Tips for Parents

What is the main point you hope parents take away from this book?

While trans youth may encounter rejection, ridicule, or discrimination in the outside world, family acceptance goes a long way toward buffering those risks. In fact, knowing your family loves and accepts you for who you are is the critical mediating variable in a trans child's risk for things like depression, anxiety, substance use, school drop out, self-harm, risky behavior, and suicide. If you are struggling with your child's trans identity, reach out for help from other parents or a knowledgeable professional.

In the introduction, you discuss your personal experience as a trans man. Can you expand a bit on how your personal history motivated and informed your decision to write this book?

When I was a teenager, no one talked about gender identity and there were no visible transgender people. The faith community within which I grew up believed being gay or lesbian or transgender was a sin, and the message I internalized was that who I am was not "ok." There were also no resources for families with trans children, and this absence contributed to an estrangement between my family and me. On a spiritual level, my work with trans youth and their families, and this book, reflects the ways our places of deepest pain can often be transformed into places of profound passion and commitment. Knowing how my trans identity affected my life motivates me to make a difference in the lives of trans youth and their families today.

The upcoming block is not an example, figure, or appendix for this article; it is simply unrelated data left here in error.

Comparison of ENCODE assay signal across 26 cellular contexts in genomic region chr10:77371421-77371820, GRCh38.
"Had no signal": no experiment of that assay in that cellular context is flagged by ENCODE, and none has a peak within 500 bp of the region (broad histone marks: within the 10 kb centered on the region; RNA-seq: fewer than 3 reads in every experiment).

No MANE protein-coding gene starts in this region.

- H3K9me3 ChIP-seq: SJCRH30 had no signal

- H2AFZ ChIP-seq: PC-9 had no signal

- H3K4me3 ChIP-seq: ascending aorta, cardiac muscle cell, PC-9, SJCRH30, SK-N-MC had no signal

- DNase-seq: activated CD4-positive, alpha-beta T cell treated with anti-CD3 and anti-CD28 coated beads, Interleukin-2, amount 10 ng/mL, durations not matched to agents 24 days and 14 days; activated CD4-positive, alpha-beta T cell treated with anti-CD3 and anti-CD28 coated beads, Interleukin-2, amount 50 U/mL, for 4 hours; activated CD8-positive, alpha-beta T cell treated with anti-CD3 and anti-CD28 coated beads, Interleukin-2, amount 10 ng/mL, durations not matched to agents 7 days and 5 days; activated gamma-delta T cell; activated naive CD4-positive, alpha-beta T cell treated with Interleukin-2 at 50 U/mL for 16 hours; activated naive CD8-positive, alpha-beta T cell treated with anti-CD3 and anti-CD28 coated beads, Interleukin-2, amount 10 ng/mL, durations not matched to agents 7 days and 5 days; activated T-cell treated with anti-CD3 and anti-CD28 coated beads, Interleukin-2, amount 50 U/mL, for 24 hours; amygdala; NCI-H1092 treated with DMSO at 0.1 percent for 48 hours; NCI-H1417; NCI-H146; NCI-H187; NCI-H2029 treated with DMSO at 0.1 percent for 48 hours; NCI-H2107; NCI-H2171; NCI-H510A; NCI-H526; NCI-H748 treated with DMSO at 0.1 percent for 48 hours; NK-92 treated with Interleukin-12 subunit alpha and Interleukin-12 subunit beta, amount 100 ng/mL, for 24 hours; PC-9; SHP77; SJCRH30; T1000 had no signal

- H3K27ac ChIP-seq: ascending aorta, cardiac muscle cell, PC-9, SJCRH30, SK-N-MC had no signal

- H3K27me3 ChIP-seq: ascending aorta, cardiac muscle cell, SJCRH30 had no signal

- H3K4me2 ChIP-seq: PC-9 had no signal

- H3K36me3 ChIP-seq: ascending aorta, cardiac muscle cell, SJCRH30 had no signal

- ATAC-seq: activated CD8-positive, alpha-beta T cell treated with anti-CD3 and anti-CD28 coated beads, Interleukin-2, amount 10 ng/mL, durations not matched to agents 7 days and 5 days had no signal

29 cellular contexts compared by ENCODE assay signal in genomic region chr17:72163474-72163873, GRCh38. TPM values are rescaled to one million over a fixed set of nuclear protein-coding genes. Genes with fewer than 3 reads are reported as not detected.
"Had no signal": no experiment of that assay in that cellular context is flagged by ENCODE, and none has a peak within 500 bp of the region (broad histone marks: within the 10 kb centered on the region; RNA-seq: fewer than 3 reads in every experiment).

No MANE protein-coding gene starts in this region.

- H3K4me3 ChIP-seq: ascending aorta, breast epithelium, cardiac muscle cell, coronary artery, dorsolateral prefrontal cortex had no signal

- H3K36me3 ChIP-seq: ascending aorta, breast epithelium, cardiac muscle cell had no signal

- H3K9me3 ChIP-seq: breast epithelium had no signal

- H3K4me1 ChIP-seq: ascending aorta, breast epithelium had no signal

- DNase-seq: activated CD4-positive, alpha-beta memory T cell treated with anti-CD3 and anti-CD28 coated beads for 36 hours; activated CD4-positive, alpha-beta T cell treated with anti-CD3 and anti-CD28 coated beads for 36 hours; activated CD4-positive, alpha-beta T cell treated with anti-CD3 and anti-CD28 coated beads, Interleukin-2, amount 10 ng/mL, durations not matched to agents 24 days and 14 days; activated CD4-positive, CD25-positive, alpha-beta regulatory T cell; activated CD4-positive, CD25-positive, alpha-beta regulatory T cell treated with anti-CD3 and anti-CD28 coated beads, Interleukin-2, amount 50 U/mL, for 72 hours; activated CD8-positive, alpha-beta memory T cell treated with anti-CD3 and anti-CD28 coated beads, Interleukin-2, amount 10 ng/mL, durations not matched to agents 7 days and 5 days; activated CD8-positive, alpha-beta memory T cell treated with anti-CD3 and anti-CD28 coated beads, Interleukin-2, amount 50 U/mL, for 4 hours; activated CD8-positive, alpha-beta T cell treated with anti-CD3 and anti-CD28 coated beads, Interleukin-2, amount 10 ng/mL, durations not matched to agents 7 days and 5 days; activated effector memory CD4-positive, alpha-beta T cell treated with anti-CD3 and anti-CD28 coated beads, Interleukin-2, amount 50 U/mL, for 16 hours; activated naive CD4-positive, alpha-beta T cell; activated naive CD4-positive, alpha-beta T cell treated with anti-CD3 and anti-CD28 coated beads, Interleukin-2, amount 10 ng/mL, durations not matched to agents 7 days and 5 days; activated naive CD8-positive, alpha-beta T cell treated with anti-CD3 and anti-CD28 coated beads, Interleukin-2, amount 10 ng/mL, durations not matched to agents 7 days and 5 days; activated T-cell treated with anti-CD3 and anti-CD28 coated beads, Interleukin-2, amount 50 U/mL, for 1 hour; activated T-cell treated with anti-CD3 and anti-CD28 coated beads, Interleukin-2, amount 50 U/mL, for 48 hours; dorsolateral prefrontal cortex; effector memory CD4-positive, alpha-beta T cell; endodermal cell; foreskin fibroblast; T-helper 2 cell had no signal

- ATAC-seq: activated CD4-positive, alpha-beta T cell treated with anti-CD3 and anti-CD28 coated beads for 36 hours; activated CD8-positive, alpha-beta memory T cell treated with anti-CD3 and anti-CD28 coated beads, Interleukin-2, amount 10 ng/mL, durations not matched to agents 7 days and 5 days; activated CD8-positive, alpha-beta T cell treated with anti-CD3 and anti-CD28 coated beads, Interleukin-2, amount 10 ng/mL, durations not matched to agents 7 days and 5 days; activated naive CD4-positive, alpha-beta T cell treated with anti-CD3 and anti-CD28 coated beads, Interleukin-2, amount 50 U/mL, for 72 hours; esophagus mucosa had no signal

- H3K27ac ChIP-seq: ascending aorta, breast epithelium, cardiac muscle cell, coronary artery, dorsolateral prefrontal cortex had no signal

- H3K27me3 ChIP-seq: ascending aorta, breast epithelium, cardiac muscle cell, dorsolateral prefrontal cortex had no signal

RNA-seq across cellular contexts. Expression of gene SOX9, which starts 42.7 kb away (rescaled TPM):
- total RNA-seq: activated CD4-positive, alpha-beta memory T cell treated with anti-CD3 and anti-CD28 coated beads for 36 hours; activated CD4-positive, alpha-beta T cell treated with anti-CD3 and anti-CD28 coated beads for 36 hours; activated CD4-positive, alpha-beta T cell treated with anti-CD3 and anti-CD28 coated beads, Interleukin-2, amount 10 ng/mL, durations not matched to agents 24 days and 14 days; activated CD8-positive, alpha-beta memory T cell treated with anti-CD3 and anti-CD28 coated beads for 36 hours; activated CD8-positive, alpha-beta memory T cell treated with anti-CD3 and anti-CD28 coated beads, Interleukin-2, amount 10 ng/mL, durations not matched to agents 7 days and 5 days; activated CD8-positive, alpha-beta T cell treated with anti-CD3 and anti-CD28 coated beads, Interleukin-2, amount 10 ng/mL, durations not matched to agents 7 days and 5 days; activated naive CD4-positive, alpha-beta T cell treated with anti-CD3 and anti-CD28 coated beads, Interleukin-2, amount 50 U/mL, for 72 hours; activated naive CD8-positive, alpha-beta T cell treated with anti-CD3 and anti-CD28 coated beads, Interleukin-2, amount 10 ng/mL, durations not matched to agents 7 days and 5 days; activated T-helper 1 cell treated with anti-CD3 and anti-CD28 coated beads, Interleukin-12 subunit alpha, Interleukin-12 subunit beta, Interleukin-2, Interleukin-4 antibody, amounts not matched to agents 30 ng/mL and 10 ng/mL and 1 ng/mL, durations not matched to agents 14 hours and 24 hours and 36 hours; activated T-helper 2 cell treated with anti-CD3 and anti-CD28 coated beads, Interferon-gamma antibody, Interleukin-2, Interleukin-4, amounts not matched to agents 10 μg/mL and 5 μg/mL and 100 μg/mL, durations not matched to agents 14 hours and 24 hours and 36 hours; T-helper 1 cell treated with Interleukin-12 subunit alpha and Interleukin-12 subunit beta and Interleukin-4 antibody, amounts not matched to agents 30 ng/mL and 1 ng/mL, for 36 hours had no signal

What would your advice be to a parent whose child has come out as trans and who is feeling like they are "losing" their child?

First, your feelings are real. While your child will be the same person inside after they transition, you are likely losing the son or daughter you have always known. In this sense, your relationship with them will change as they transition and given that our relationships with our children are highly gendered (we have sons and daughters), feelings of grief and loss are real for some parents. Further, even positive changes in our lives often involve some loss.